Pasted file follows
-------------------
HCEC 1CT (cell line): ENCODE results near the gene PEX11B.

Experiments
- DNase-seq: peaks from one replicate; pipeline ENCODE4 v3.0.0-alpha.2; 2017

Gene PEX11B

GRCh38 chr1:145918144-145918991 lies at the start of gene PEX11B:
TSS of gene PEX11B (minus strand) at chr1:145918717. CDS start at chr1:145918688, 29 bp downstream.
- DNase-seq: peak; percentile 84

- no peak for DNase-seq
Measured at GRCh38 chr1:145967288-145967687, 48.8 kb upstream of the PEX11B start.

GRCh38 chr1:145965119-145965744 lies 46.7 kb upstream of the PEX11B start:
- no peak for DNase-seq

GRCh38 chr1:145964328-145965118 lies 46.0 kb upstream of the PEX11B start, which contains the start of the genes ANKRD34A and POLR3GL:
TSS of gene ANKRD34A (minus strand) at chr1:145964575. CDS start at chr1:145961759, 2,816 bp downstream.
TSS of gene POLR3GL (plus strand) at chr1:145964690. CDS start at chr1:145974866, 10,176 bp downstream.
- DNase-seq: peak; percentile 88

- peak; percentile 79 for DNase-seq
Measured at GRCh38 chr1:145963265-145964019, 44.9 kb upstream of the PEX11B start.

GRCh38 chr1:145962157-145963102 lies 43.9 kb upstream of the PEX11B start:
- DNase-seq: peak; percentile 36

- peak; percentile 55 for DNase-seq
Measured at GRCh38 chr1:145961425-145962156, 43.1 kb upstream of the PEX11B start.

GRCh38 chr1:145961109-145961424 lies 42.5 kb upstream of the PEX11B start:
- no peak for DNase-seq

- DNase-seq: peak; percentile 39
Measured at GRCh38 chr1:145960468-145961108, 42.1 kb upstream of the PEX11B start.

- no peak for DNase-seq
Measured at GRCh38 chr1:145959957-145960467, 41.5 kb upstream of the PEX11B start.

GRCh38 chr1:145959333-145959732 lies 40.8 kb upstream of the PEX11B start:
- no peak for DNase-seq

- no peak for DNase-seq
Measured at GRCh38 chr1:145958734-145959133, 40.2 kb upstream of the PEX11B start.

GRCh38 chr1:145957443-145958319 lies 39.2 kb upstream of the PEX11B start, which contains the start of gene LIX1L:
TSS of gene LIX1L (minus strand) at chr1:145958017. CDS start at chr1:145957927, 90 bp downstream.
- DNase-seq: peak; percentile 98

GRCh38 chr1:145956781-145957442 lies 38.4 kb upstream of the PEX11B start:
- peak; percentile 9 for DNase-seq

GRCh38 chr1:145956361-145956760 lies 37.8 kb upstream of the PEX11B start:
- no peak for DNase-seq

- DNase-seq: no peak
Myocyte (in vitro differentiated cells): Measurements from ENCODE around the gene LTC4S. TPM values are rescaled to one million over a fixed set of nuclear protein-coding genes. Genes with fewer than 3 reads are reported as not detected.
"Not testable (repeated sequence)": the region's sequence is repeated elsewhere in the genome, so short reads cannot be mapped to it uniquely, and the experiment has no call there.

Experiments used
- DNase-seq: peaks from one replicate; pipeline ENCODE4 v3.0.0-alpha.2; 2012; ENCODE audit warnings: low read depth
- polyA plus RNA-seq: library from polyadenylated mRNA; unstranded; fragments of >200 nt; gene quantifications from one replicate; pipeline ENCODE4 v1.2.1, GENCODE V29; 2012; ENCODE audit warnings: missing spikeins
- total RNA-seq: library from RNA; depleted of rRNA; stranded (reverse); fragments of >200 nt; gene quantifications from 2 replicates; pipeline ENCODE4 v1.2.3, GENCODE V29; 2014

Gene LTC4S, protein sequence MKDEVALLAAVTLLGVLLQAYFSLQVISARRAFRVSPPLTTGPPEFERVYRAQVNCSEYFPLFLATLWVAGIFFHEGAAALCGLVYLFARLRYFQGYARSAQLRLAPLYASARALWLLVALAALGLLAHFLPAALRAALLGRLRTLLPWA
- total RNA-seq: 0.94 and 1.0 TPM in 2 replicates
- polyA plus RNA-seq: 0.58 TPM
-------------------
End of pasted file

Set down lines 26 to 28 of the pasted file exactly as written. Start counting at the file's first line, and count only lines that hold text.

- no peak for DNase-seq
Measured at GRCh38 chr1:145959957-145960467, 41.5 kb upstream of the PEX11B start.

GRCh38 chr1:145959333-145959732 lies 40.8 kb upstream of the PEX11B start: